In other cases, it is the insert that may articulate. The insert may include articulation control means for manipulating the position of the distal end portion into an articulating (e.g., bending and flexing) position. For those inserts incorporating a working channel built into the endoscope or incorporated into a sheath that fits to or encapsulates the distal end portion of the insert, it is still nevertheless the insert that articulates. The working channel from which a tool exits or extends moves with the movement of the insert and not independently thereof.
For the foregoing reasons, it is desirable to have an endoscopic surgical access device, as taught herein, that gives the physician control over the position and/or orientation of the tool within the visual field of the distal end portion of the insert.
An endoscopic surgical access device is provided. In one embodiment, the device has a first body, a second body, and a coupler. The first body has a holding member for detachably engaging an insertion section of an endoscope at or near a distal end of the insertion section. The second body includes a distal end opening and a passageway. The coupler joins the second body to the first body so that the second body may articulate relative to the first body.
In another embodiment, the device according to the invention comprises a base having a holding member with proximal and distal apertures defining a cavity and a first longitudinal axis. The holding member cavity is sized for detachably engaging an insertion section of an endoscope at or near a distal end of the insertion section. A positioning member is articulatively coupled to the base by an articulation link member. The positioning member has a channel disposed along a second longitudinal axis and in communication with a first and a second opening. The second opening of the positioning member is oriented toward a space exterior to the distal aperture of the holding member. The second longitudinal axis of the positioning member is moveable relative to the holding member first longitudinal axis.
In another embodiment, the endoscopic surgical access device according to the invention comprises an accessory channel member, a support body, a main body, and an actuator. The accessory channel member has first and second ends and a lumen. The support body has a guide portion and a base, whereby the guide portion has proximal and distal openings defining a passageway configured to slidably receive a portion of the accessory channel member, while the base has an abutting face intermediate a pair of projections. The main body has a coupler that articulatively joins the second body to the first body. The actuator is located at or near the main body and is configured to articulate the second body relative to the first body.
Methods of orienting endoscopic surgical access devices are also provided. In one embodiment, a method according to the invention comprises providing an articulating main body having a stationary first body, an articulatable second body, and a coupler articulatively joining the second body to the first body. The first body is detachably engaged to a distal end portion of an endoscope insertion section. The second body is articulated in at least one degree of freedom relative to the first body.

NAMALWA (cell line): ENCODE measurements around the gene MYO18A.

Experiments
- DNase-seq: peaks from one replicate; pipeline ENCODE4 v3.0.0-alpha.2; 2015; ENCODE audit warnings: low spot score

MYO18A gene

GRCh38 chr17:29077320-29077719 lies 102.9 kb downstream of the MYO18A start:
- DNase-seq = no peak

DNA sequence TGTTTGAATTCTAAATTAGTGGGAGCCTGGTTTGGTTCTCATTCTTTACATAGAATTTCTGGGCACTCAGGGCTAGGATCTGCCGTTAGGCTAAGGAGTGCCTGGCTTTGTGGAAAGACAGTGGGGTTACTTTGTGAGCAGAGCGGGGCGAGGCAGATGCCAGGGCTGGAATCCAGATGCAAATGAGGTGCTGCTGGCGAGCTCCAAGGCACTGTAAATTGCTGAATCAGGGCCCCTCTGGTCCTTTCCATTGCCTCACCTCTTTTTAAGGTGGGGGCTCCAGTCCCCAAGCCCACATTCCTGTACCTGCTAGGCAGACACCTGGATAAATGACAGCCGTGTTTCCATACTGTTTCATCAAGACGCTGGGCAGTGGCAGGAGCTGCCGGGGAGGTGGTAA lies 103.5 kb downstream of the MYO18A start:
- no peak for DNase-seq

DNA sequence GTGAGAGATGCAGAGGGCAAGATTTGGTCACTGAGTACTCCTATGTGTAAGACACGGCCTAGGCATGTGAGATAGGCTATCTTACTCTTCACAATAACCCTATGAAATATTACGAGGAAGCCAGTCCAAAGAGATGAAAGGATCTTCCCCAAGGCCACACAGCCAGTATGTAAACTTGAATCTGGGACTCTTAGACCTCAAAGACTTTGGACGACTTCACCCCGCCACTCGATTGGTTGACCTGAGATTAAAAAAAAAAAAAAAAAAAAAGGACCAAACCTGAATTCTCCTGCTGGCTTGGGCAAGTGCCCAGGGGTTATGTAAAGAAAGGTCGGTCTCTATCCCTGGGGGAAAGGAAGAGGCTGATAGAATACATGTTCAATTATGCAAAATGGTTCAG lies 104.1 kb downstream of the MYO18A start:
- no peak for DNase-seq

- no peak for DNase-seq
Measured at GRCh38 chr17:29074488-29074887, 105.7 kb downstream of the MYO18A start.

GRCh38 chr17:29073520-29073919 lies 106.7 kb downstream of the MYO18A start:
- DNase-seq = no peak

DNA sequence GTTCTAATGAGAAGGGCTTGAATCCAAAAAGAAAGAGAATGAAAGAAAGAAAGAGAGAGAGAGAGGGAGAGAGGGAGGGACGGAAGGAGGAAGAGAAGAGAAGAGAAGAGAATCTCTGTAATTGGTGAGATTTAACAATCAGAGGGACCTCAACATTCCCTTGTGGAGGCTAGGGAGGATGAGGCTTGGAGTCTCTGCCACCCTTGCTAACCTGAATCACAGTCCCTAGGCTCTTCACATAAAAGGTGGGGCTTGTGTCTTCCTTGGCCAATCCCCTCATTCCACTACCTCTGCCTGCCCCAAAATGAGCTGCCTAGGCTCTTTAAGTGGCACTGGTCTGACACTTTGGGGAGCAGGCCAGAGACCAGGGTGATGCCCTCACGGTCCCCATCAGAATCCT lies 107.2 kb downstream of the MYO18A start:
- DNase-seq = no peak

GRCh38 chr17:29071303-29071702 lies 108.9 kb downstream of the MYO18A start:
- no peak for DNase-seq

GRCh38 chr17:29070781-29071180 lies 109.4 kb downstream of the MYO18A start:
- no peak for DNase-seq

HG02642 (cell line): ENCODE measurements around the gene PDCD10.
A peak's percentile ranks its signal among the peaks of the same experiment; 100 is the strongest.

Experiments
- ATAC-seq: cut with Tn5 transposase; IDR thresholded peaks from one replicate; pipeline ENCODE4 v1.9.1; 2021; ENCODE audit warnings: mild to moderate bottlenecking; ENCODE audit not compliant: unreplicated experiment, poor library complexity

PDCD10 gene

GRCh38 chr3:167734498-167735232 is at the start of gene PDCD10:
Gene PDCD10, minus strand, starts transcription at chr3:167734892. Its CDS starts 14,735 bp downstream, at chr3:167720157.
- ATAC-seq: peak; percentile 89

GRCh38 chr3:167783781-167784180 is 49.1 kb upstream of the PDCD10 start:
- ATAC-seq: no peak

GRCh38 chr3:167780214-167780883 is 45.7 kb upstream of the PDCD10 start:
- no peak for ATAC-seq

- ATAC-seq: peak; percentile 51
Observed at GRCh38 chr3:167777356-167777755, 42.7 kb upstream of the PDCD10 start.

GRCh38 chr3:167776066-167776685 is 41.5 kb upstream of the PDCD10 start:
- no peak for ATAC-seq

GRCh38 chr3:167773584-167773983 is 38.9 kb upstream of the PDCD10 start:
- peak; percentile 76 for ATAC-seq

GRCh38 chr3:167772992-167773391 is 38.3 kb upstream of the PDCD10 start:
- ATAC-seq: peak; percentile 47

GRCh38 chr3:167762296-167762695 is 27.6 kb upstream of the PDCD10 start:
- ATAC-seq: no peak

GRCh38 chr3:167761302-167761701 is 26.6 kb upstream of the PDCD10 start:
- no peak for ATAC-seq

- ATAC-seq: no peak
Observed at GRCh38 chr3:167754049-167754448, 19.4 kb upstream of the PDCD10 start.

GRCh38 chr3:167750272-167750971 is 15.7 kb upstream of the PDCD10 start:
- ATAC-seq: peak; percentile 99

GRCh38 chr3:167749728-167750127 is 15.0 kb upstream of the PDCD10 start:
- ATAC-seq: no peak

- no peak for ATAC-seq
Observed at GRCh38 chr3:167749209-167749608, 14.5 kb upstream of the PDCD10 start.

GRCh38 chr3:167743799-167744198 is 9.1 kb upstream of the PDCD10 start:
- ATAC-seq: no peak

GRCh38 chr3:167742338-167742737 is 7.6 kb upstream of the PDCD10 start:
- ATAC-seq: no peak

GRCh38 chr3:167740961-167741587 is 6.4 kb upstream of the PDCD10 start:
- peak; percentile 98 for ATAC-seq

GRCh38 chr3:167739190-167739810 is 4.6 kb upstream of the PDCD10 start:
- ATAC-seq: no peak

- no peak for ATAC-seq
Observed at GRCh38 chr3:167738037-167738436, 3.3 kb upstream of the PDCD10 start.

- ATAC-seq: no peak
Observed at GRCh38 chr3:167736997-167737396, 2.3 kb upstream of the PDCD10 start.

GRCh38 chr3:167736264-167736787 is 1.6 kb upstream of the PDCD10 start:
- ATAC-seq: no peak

In another embodiment, a method according to the invention comprises providing an articulating main body having an accessory channel member received in a positioning member that has first and second ends and defining a passageway. Also provided is a support member having proximal and distal ends and defining a passageway. An accessory channel member is slid through the support member passageway. The articulating main body is attached to the distal end of an endoscope insertion section, and the device is placed endoscopically into a patient.
The present invention relates to medical devices and, in particular, to endoscopic surgical access devices and methods of positioning and/or orienting a tool at various angles with respect to the viewing field of an endoscope so that a physician, operator, or healthcare provider may maneuver the position and/or orientation of a tool within the visual field of the endoscope. For the purposes of promoting an understanding of the principles of the invention, the following provides a detailed description of several embodiments of the invention as illustrated by the drawings as well as the language used herein to describe the aspects of the invention. The description is not intended to limit the invention in any manner, but rather serves to enable those skilled in the art to make and use the invention. As used herein the terms comprise(s), include(s), having, has, with, contain(s) and variants thereof are intended to be open ended transitional phrases, terms, or words that do not preclude the possibility of additional steps or structure.
As illustrated in
Accessory Channel Member
Given the common cylindrical configuration of tools and sheaths containing tools for endoscopic surgery, a nearly rounded or annular cross section of the channel member 11 may be better for passing the tool, having no corners or sharp angular obstructions for the tool to navigate. Thus, the cross-sectional profile of the channel member optionally may have circular or annular inner and outer diameters. As used herein in describing embodiments of the invention, “profile” means a cross-sectional profile. However, other profiles may be utilized, because the diameter of the tubular channel member need not be constant. Otherwise stated, the profile may vary along the length of the channel member in certain embodiments of the invention, as when the diameter of the channel member changes. Examples of other profiles of an accessory channel member, when viewed distally from the proximal end, include a profile that is tapered (reduced circumference), rounded, oblong, rectangular, ovulate, triangular, or a combination thereof as specific but non-limiting examples of accessory channel member embodiments that include a lumen for placing and axially sliding a tool.